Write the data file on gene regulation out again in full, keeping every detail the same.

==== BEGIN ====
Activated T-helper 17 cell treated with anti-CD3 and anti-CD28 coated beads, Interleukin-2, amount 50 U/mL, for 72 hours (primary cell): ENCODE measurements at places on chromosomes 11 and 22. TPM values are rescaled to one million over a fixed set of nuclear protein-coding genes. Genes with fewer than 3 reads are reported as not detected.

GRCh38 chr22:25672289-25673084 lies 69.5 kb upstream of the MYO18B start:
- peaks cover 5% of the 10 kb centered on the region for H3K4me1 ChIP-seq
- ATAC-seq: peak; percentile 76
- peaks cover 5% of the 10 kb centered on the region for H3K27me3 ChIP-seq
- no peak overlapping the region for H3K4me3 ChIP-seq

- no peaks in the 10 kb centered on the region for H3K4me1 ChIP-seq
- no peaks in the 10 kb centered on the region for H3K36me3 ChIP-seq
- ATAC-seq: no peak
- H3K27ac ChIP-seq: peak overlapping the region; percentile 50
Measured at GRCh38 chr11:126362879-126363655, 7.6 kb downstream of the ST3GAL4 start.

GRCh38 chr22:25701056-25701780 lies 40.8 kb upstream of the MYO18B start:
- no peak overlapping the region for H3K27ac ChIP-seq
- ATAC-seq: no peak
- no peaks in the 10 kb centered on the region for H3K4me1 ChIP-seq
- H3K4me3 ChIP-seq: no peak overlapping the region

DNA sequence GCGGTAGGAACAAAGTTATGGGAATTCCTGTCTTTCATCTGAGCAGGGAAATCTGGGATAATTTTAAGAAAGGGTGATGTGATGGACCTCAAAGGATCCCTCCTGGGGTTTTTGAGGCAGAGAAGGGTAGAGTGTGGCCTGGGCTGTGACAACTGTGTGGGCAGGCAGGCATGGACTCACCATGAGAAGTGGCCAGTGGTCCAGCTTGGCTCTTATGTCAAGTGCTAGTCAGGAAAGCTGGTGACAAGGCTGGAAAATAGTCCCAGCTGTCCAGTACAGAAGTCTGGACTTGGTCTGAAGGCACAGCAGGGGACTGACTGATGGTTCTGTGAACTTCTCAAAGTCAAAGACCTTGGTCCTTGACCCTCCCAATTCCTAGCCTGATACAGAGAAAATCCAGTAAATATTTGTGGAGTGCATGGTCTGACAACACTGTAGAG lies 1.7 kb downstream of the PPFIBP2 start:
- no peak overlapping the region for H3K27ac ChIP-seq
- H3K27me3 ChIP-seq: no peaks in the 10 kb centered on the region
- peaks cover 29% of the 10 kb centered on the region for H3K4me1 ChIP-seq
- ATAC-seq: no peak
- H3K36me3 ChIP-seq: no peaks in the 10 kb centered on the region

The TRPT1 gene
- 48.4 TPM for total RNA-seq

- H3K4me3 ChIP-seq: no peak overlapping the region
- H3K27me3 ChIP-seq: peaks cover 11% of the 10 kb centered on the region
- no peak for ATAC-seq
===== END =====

Activated T-helper 17 cell treated with anti-CD3 and anti-CD28 coated beads, Interleukin-2, amount 50 U/mL, for 72 hours (primary cell): ENCODE measurements at places on chromosomes 11 and 22. TPM values are rescaled to one million over a fixed set of nuclear protein-coding genes. Genes with fewer than 3 reads are reported as not detected.

GRCh38 chr22:25672289-25673084 lies 69.5 kb upstream of the MYO18B start:
- peaks cover 5% of the 10 kb centered on the region for H3K4me1 ChIP-seq
- ATAC-seq: peak; percentile 76
- peaks cover 5% of the 10 kb centered on the region for H3K27me3 ChIP-seq
- no peak overlapping the region for H3K4me3 ChIP-seq

- no peaks in the 10 kb centered on the region for H3K4me1 ChIP-seq
- no peaks in the 10 kb centered on the region for H3K36me3 ChIP-seq
- ATAC-seq: no peak
- H3K27ac ChIP-seq: peak overlapping the region; percentile 50
Measured at GRCh38 chr11:126362879-126363655, 7.6 kb downstream of the ST3GAL4 start.

GRCh38 chr22:25701056-25701780 lies 40.8 kb upstream of the MYO18B start:
- no peak overlapping the region for H3K27ac ChIP-seq
- ATAC-seq: no peak
- no peaks in the 10 kb centered on the region for H3K4me1 ChIP-seq
- H3K4me3 ChIP-seq: no peak overlapping the region

DNA sequence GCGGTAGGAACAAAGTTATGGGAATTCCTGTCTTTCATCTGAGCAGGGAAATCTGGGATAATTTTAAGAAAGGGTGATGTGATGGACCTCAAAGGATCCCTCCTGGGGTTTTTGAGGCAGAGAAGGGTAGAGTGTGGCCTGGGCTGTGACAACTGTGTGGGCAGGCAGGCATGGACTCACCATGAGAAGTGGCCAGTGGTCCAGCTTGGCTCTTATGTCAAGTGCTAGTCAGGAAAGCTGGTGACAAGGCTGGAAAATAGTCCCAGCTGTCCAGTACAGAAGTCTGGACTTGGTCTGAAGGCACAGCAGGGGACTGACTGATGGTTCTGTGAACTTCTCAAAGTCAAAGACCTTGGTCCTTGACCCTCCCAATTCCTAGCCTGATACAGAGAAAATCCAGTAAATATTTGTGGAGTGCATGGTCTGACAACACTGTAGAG lies 1.7 kb downstream of the PPFIBP2 start:
- no peak overlapping the region for H3K27ac ChIP-seq
- H3K27me3 ChIP-seq: no peaks in the 10 kb centered on the region
- peaks cover 29% of the 10 kb centered on the region for H3K4me1 ChIP-seq
- ATAC-seq: no peak
- H3K36me3 ChIP-seq: no peaks in the 10 kb centered on the region

The TRPT1 gene
- 48.4 TPM for total RNA-seq

- H3K4me3 ChIP-seq: no peak overlapping the region
- H3K27me3 ChIP-seq: peaks cover 11% of the 10 kb centered on the region
- no peak for ATAC-seq